AUSTIN, Texas — A Texas lawmaker has introduced a bill that would require those using restrooms and locker rooms in government buildings and public schools to use the facility that corresponds with the gender on their birth certificate.
Senate Bill 6, also known as the Texas Privacy Act, was filed by Sen. Lois Kolkhorst, R–Brenham, on Friday.
The measure is three pronged: It prohibits local municipalities from creating ordinances that control restroom usage at private businesses, requires those who use lavatories or locker rooms at government buildings and schools to use the men’s room if they were born a man and vice versa, and increases criminal penalties for crimes committed in restrooms, dressing rooms or locker rooms.
“A political subdivision or state agency with control over multiple-occupancy bathrooms or changing facilities in a building owned or leased by this state or the political subdivision, as applicable, shall develop a policy requiring each multiple occupancy bathroom or changing facility located in the building to be designated for and used only by persons of the same biological sex,” S.B. 6 reads in part.
The bill will still allow schools to make a determination on a case-by-case basis, and the rules would not apply when a private entity rents a government-run building.
Lt. Gov. Dan Patrick held a press conference about the Privacy Act following its filing, advising that it will be a legislative priority for lawmakers. Protesters gathered inside the capitol building, holding signs and chanting “shame” in opposition to the proposal.
“The people of Texas elected us to stand up for common decency, common sense and public safety,” Patrick said in a statement. “This legislation codifies what has been common practice in Texas and everywhere else forever—that men and women should use separate, designated bathrooms.”
“S.B. 6 also ensures that businesses have the freedom to determine their own bathroom policies and that no public school can institute a bathroom policy that allows boys to go in girls restrooms, showers and locker rooms and girls to go in boys restrooms, showers and locker rooms,” he said.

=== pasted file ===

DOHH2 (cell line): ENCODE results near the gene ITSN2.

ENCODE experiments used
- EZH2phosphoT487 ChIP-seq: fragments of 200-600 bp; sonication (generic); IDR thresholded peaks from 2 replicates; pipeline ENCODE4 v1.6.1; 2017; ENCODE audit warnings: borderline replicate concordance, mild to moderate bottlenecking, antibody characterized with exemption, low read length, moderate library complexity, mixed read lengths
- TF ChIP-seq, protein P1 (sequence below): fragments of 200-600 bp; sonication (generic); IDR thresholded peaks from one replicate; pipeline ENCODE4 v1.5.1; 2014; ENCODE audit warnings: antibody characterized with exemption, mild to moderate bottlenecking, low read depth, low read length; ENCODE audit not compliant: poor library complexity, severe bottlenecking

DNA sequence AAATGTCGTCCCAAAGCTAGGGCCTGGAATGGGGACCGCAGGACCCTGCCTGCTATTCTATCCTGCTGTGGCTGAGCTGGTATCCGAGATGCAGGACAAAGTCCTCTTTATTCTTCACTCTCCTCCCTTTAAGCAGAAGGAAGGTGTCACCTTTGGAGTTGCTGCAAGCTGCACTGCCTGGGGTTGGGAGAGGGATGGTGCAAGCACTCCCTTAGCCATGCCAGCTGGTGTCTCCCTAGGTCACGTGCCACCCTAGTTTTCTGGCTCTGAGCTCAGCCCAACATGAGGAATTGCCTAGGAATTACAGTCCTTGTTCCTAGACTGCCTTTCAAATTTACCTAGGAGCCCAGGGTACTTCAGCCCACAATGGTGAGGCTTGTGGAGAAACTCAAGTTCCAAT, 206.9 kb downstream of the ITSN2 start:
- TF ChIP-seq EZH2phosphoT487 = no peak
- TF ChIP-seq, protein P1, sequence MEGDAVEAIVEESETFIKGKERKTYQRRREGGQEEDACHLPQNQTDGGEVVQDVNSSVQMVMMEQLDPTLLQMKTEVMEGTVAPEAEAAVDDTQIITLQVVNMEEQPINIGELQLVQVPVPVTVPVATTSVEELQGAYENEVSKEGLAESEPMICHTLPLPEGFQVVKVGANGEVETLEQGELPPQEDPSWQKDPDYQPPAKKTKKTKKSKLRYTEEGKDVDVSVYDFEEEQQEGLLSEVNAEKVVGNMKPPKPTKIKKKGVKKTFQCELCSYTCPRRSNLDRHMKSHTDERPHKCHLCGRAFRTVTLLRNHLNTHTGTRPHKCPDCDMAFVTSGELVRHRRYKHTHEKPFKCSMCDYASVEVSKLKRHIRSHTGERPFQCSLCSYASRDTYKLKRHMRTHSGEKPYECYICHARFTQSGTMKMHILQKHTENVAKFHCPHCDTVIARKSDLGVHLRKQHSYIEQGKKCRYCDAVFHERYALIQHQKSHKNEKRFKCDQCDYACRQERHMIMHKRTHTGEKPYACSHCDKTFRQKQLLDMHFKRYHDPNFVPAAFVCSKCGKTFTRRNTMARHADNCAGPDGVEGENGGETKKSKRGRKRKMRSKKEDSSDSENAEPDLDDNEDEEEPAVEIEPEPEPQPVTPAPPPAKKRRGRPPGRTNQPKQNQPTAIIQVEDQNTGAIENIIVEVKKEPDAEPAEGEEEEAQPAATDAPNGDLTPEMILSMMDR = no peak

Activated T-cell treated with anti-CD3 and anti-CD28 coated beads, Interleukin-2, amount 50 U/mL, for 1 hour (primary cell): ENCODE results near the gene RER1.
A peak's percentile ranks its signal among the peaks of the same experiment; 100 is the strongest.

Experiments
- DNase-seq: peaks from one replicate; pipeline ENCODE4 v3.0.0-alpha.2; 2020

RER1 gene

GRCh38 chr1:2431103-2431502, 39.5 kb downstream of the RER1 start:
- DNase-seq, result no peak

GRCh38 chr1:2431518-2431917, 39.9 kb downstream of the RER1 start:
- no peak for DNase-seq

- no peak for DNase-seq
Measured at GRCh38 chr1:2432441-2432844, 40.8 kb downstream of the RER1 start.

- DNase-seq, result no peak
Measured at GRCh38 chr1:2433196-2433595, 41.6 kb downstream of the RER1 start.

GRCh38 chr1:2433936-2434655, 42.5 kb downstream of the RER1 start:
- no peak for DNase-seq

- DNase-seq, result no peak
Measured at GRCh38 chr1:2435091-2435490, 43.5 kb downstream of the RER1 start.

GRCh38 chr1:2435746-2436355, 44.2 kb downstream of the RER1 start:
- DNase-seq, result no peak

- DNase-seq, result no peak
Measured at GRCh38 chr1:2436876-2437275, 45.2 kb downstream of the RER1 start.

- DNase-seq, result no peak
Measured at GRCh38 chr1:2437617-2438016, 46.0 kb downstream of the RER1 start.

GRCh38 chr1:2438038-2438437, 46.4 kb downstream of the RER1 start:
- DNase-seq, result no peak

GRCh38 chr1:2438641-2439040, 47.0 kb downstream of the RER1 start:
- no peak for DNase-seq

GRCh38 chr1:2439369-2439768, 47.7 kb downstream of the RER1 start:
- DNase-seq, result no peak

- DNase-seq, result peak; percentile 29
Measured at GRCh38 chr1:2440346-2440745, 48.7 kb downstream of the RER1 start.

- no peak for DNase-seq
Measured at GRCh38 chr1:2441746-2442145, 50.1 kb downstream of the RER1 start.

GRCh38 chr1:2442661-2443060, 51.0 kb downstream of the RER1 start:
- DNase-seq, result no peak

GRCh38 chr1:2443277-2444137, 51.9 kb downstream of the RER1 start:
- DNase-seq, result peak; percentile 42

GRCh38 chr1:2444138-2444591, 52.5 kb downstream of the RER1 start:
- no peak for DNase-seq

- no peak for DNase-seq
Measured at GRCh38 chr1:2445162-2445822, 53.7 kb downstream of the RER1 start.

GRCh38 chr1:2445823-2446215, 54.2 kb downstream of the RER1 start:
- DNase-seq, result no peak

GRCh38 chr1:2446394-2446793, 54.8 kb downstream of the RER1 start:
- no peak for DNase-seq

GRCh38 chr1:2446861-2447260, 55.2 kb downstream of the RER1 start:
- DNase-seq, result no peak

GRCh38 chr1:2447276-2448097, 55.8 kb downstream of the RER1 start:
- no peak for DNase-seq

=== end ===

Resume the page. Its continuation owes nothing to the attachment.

Family groups applauded the move.
“The State of Texas has a duty to protect the privacy, safety, and dignity of all Texans—especially in government buildings,” said Nicole Hudgens, policy analyst for Texas Values Action. “This law ensures common sense; men and boys should not be in girls’ locker rooms and bathrooms.”
“Since some local governments and school boards in Texas continue to push for allowing boys and men into girls bathrooms, we need a state law to have basic, consistent and transparent standards on this important issue across the state,” she opined.
But transgender advocacy groups expressed outrage over the matter, asserting that the measure is discriminatory and will result in harm to the Texas economy.
“After having watched the debacle in North Carolina, it is shocking that the lieutenant governor would be so intent on pursuing S.B. 6. It’s unnecessary, discriminatory and inconsistent with the constitutional value of equal protection for all,” Rebecca Robertson, legal and policy director for the ACLU of Texas, remarked in a statement.
“And that’s to say nothing of the havoc it will wreak on the Texas economy should it pass,” she asserted. “Make no mistake—the invidious intent of SB6 is to deny transgender Texans the ability to participate in public life.”
Several other states also saw similar bills filed this week, including in Missouri, Kentucky, Minnesota and Virginia.